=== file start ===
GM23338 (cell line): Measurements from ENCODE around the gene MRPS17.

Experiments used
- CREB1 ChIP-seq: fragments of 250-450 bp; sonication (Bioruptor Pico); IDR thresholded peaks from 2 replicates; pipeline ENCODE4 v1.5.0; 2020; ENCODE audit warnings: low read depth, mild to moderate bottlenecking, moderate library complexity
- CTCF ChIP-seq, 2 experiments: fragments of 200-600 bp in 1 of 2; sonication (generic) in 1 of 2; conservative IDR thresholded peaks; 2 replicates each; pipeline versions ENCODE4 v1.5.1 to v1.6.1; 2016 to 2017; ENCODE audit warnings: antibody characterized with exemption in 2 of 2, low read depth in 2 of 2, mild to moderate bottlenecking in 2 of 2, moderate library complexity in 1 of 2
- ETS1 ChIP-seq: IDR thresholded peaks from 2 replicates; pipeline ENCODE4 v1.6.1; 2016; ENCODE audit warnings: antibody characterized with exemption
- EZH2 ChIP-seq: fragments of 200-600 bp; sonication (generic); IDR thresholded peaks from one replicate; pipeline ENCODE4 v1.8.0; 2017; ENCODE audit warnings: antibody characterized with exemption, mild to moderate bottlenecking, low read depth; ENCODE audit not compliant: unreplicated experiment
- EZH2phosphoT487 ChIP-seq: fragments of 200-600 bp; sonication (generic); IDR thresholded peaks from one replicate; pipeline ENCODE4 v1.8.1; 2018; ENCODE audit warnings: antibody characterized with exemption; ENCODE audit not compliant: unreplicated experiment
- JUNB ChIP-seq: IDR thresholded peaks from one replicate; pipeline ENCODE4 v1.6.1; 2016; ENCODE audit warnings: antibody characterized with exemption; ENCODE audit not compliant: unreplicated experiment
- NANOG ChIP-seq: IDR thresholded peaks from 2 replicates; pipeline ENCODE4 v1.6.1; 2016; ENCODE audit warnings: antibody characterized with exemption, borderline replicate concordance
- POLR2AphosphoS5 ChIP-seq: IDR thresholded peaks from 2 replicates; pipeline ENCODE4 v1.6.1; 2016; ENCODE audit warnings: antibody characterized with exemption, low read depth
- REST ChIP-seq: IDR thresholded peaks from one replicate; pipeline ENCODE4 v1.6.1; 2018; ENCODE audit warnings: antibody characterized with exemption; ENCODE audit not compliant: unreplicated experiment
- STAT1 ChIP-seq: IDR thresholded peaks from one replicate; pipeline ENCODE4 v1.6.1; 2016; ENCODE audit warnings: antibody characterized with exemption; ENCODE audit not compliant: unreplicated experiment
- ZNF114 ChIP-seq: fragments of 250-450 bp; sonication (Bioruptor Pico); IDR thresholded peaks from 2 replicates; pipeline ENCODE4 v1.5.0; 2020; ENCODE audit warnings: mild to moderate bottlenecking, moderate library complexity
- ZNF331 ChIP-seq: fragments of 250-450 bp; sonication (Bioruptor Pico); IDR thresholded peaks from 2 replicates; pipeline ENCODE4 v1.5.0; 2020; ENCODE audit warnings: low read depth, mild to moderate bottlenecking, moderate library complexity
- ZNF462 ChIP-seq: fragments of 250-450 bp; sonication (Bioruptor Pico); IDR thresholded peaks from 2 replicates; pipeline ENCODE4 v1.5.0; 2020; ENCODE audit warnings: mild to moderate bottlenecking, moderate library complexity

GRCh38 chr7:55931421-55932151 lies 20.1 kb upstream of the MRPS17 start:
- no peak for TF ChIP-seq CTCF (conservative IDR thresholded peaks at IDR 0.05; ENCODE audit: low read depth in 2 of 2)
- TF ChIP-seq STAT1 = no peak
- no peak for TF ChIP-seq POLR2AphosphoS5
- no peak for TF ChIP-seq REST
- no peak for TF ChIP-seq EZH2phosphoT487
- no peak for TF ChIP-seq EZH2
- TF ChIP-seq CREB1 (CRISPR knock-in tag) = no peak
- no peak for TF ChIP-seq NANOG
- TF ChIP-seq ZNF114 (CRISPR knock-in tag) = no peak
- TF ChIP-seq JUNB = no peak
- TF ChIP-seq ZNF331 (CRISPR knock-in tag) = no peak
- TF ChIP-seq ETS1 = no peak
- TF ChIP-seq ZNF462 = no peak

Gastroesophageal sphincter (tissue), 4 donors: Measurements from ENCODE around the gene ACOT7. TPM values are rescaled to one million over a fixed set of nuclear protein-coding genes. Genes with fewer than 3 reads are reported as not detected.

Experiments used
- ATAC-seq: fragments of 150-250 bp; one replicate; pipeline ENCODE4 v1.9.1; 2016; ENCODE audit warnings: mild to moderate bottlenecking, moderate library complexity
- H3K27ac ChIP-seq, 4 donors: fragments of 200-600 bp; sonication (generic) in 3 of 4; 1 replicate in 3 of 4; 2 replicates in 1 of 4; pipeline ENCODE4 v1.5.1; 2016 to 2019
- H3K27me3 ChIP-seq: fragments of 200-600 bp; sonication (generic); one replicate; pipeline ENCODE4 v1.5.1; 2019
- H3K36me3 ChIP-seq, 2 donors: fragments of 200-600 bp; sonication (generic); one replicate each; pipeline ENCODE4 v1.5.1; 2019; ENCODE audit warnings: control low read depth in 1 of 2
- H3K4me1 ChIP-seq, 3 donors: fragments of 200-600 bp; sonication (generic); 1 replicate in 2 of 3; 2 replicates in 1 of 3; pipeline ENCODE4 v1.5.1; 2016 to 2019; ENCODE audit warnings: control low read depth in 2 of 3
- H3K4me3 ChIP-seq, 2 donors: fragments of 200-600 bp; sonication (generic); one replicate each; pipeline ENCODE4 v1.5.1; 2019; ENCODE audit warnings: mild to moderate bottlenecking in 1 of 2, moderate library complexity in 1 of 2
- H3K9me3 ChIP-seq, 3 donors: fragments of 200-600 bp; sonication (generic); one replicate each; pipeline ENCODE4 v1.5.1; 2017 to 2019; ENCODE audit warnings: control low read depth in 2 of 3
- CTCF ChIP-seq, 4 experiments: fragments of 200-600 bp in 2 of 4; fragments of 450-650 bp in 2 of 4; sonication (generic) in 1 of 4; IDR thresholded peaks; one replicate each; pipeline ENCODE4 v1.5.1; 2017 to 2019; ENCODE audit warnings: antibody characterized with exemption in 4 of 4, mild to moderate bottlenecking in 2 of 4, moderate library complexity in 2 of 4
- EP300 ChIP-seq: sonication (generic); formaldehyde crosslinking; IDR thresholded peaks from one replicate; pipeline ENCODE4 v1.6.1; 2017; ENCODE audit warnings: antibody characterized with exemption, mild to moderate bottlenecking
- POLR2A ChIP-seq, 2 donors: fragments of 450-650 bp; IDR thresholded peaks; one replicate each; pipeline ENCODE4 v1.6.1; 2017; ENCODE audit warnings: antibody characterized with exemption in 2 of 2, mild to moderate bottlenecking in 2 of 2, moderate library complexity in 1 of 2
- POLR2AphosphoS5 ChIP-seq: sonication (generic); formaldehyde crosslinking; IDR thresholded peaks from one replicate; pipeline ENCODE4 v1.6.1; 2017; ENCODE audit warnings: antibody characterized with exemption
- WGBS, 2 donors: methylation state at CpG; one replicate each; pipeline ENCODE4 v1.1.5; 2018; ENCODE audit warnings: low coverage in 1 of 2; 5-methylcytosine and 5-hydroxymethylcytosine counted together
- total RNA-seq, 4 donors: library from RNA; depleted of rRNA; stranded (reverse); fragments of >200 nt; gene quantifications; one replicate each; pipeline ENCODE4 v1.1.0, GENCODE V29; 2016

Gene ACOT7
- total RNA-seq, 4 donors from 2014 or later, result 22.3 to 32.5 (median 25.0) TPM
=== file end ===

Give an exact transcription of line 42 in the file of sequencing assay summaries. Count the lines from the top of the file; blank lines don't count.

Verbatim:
- POLR2AphosphoS5 ChIP-seq: sonication (generic); formaldehyde crosslinking; IDR thresholded peaks from one replicate; pipeline ENCODE4 v1.6.1; 2017; ENCODE audit warnings: antibody characterized with exemption